Six Republican state lawmakers launched an effort Monday called “Blue Lives Matter” to increase penalties for assaulting, killing and attempting to kill law enforcement officers in Tennessee, reports Richard Locker.
The legislators will file three separate bills for consideration in the 2017 legislative session, which begins in January.
In an unusual move, the lawmakers created a website, tnbluelivesmatter.com, and a Facebook page, Tennessee Blue Lives Matter, to build support for their effort, which could face obstacles due to increased incarceration costs and possible philosophical differences over separating officers from other citizens. A bill to increase penalties for assaulting officers was filed three years ago but failed.
A proposal by Sen. Todd Gardenhire and House Majority Leader Gerald McCormick, both Republicans of Chattanooga, would elevate an assault of a law enforcement officer discharging or attempting to discharge official duties at the time from a Class A or B misdemeanor to a Class E felony, if the defendant knew or should have known the person assaulted was an officer. The elevation would increase potential jail time from 11 months, 29 days to up to six years, and the potential fine up to $5,000.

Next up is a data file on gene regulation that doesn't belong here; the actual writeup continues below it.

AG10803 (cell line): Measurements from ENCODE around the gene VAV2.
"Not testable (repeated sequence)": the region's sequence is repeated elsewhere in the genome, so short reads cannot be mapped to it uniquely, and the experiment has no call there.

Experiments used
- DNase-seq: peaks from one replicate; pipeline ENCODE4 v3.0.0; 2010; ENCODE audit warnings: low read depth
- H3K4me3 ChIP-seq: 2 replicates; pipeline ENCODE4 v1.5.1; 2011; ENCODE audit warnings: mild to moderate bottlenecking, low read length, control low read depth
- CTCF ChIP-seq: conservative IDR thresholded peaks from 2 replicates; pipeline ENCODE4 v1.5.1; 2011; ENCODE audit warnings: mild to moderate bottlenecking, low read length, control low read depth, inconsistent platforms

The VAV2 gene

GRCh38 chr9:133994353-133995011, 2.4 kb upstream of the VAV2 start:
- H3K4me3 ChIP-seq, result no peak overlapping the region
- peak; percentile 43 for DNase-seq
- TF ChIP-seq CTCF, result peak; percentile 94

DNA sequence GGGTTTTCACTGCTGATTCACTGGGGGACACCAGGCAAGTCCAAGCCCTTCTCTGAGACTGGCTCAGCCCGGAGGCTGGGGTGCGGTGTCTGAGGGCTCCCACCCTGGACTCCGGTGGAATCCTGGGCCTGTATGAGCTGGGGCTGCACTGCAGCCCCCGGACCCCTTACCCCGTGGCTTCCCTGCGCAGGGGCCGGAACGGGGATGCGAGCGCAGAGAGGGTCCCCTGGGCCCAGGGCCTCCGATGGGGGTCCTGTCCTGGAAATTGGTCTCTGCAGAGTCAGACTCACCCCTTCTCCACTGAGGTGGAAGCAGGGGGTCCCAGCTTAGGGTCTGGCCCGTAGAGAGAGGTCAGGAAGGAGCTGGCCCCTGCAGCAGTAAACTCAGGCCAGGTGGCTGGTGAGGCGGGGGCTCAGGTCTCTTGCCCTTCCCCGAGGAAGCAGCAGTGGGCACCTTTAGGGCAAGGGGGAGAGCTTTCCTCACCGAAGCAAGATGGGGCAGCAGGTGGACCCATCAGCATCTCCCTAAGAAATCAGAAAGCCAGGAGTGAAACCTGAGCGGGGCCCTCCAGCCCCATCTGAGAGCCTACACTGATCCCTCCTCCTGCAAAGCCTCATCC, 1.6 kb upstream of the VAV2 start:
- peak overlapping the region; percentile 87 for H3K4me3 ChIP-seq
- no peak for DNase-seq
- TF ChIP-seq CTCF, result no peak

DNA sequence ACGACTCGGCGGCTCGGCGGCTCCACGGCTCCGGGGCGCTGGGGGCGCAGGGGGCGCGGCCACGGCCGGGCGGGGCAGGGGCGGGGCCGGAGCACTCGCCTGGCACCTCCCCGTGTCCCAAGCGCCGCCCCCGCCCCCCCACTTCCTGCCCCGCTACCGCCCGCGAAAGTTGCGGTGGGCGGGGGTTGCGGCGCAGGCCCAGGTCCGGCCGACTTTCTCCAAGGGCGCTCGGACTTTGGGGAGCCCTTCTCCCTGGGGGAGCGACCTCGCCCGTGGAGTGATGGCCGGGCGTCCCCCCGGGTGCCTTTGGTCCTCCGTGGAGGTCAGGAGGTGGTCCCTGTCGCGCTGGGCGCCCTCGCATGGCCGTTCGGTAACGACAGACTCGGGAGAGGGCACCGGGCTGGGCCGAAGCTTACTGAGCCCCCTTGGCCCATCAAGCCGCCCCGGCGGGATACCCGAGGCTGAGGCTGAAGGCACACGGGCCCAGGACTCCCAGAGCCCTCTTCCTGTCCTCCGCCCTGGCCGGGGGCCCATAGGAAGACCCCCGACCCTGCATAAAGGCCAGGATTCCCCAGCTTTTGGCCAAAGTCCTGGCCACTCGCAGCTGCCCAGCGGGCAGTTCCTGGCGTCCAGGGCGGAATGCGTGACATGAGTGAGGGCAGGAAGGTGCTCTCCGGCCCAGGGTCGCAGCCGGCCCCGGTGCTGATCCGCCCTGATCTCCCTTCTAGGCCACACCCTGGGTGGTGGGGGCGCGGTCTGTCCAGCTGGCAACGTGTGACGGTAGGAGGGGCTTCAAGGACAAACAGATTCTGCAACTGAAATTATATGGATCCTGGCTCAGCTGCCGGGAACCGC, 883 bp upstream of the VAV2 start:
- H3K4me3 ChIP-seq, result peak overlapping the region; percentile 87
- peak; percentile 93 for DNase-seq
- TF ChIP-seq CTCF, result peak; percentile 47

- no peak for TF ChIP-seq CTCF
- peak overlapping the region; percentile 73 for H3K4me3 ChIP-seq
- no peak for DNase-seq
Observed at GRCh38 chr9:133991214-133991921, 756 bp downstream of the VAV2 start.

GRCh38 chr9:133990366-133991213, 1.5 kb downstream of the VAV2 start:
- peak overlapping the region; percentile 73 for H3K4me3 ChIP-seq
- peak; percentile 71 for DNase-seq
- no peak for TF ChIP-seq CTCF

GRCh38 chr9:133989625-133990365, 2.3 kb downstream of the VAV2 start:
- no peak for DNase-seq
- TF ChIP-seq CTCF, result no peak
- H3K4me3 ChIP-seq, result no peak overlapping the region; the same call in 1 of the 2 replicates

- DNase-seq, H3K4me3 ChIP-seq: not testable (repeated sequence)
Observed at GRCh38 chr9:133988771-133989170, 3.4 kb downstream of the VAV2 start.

A bill by Sen. Mark Green, R-Clarksville, and Rep. Mark White, R-Memphis, would designate the killing or attempted killing of a victim “who was known or reasonably should have been known by the defendant to be a law enforcement officer,” as a “hate crime.” It would be classified as a Class A felony, the top level in Tennessee’s criminal code.
A bill by Sen. Mike Bell, R-Riceville, and Rep. Andy Holt, R-Dresden, would create a fine of $500 to $2,000 for the already-illegal public release of the home address of a law enforcement officer, unless release is pursuant to a court order or the officer gives permission. The statute cited by the bill specifically applies to custodians of public records and it is not clear whether penalties would apply to publication, as by the news media.
During a Nashville news conference to launch the effort, White cited the recent death of Memphis police officer Verdell Smith, killed when he was struck by a fleeing suspect after a Downtown shooting spree that injured three others. Smith was trying to clear pedestrians on a crowded Beale Street out of the fleeing suspect’s path when he was struck.
Note: Text of the draft bills is included on the website.